Why this matters: Favorability toward homosexuality is steadily rising around the world, but the opposite’s true in Russia where a 2013 survey found that 74% of Russians (up from 60% a decade earlier) believe society should adopt a zero tolerance policy toward homosexuality, even after it was decriminalized in 1993 and officially removed from the Russian list of mental illnesses in 1999. While it’s shocking for a world power like Russia to indoctrinate homophobia at this time in history, they are not the only country to impose new anti-gay laws: at the end of this year India’s Supreme Court recriminalized homosexual activity and Uganda’s parliament passed the Anti-Homosexuality Bill, aka “Kill the Gays bill,” in late December enforcing mandatory life imprisonment for homosexual activity—a lesser sentence from the originally proposed death penalty. Some sociology experts posit that anti-gay beliefs are an extension of anti-women beliefs so deeply entrenched that the slightest variation threatens socio-political imbalance, meaning the traditional role of dominant males as masters of home, culture and country. If anyone reading this doesn’t know why this matters, why these travesties demand our attention and outrage, they haven’t got a pulse.
A Texas jury found a man’s actions were justified in June after he shot an escort who took his money but refused to have sex. The woman died months later due to her injuries. But, as the jury claimed, Texas law authorizes an individual “to use deadly force to recover property during a nighttime theft,” and so, unbelievably, they acquitted him of all wrongdoing. In July, the Iowa Supreme Court sided with a dentist who fired his female assistant of ten years because her attractiveness threatened his marriage after he disclosed his secret amorous feelings to his wife. According to the all-male justices, you can be fired in Iowa “simply because the boss views the employee as an irresistible attraction.” And in January, a California appeals court unanimously overturned a man’s rape conviction because of an arcane 1872 state law that doesn’t protect “unmarried women” from rape by impersonation—in this case, while the woman was sleeping. Fortunately, this loophole was closed in August and a retrial has been granted.
Why this matters: We’re living in the 21st century, but certain small and usually insulated groups of people who climb their way to positions of power often act as if we’re still operating in the dark ages. When decisions by judicial bodies proclaim socially destructive verdicts because of narrow legal interpretations or unexamined moralistic bias, their actions are as senseless as those whose crimes lead us to seek justness as a community. Until public outrage over such misogynistic rulings results in improved public policies, we will continue to be held hostage by patriarchal attitudes that recurrently slant the scales of justice.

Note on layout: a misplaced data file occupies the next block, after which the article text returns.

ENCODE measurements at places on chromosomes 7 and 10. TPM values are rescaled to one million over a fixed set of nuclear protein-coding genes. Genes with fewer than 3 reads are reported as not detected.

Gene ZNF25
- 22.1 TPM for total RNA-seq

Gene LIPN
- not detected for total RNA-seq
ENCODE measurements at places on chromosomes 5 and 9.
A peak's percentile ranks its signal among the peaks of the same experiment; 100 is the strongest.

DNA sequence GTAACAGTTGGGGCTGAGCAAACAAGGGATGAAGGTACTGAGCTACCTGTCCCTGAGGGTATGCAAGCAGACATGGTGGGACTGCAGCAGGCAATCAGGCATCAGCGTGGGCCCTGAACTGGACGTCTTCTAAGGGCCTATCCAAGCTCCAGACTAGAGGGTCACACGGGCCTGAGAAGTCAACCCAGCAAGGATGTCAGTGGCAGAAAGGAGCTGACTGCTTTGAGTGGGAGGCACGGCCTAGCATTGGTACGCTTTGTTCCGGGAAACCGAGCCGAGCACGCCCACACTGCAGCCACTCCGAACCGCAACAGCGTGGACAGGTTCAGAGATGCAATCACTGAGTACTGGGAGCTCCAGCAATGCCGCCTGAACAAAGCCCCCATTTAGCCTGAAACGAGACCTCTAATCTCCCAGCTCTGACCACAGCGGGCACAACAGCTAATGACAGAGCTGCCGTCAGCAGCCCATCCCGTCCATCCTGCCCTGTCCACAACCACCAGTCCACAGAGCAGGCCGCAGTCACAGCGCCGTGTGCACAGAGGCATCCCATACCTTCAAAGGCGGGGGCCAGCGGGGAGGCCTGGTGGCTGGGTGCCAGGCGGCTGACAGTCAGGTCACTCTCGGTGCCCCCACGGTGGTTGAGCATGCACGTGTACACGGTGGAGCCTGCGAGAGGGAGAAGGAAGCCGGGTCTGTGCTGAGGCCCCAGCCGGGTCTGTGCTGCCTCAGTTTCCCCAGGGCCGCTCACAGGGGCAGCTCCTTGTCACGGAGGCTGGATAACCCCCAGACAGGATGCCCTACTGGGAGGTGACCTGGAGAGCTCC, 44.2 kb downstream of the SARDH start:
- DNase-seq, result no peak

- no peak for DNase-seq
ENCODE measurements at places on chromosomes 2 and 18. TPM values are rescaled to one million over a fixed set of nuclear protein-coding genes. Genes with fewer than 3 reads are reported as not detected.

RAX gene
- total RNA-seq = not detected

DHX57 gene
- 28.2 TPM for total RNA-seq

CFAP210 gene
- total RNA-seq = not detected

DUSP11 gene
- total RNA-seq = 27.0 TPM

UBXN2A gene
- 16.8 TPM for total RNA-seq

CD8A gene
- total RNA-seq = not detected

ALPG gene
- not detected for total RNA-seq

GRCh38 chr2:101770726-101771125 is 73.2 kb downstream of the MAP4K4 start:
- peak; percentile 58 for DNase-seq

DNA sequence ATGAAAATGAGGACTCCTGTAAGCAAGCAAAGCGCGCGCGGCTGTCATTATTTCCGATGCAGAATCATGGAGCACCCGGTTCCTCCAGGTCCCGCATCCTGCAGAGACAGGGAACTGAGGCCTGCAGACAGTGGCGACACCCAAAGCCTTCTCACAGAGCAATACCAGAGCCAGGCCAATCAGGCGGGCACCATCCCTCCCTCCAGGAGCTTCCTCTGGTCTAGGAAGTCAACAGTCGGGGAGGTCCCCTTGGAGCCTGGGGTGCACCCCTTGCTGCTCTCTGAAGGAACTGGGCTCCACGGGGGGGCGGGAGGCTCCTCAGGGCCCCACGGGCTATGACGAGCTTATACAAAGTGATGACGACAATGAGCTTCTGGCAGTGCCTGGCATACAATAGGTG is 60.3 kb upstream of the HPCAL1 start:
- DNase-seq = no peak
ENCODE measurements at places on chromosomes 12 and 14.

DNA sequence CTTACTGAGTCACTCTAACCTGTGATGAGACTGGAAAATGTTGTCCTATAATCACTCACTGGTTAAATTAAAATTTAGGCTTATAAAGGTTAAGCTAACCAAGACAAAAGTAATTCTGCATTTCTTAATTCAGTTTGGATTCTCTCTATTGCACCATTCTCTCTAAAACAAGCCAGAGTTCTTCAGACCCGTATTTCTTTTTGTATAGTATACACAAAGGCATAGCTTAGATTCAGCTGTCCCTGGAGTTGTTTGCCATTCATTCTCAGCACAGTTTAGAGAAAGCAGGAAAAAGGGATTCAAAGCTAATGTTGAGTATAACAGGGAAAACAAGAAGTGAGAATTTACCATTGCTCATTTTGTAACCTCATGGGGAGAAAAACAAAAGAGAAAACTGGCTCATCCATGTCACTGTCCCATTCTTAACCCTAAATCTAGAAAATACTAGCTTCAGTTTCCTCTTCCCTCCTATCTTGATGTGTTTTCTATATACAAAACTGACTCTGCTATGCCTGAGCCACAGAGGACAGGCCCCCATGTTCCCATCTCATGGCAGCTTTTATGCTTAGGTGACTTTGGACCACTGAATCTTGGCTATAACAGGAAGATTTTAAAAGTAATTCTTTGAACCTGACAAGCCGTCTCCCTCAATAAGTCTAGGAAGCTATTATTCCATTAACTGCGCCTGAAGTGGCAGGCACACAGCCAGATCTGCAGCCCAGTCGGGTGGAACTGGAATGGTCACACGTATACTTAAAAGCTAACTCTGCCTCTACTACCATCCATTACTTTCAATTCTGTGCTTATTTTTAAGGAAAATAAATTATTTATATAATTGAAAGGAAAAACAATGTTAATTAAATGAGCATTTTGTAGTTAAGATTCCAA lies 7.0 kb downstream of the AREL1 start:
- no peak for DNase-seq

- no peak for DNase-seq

When a 24-year-old Norwegian woman was drugged and raped in Dubai, authorities there in July sentenced her to 16 months in a United Arab Emirates prison for having sex outside of marriage among other charges. When she first reported the traumatizing rape to police in March, she was detained in jail for four days without explanation before formal charges were issued. The verdict caused an international storm, ultimately resulting in a rare royal pardon from local ruler Sheikh Mohammed bin Rashid Al Maktoum, enabling her release. Her initial arrest prompted an Australian woman to come forward this year with her own tale of being drugged and gang-raped in Dubai in 2008 and subsequently jailed for 8 months after reporting the incident to police, again for the crime of sex outside of marriage. According to her attorney, rape can only be affirmed under the country’s strict Islamic laws if there are “four adult, male Muslim witnesses that can provide evidence that the sex was non-consensual.”
Why this matters: These abusive laws are all too common for citizens of many repressive countries, but it’s rare for Westerners to endure such unthinkably punitive atrocities. We’re brought up to view authorities as a reliable source of assistance, especially involving crimes of rape, drugging, and abduction. Women the world over, child brides included, are caned, stoned, executed for enduring sexual assault, and those who survive are forced to marry their rapists or face exile from their communities, or honor killings by their own families. The irrational level of animosity enacted toward women induces tremendous pain, guilt and grief on our collective psyche and there are no easy—or even foreseeable—solutions. But without the courage to bear witness to such crimes against feminine nature, we haven’t a chance; the extreme violence against women will ever impinge on Western civilization until we rally.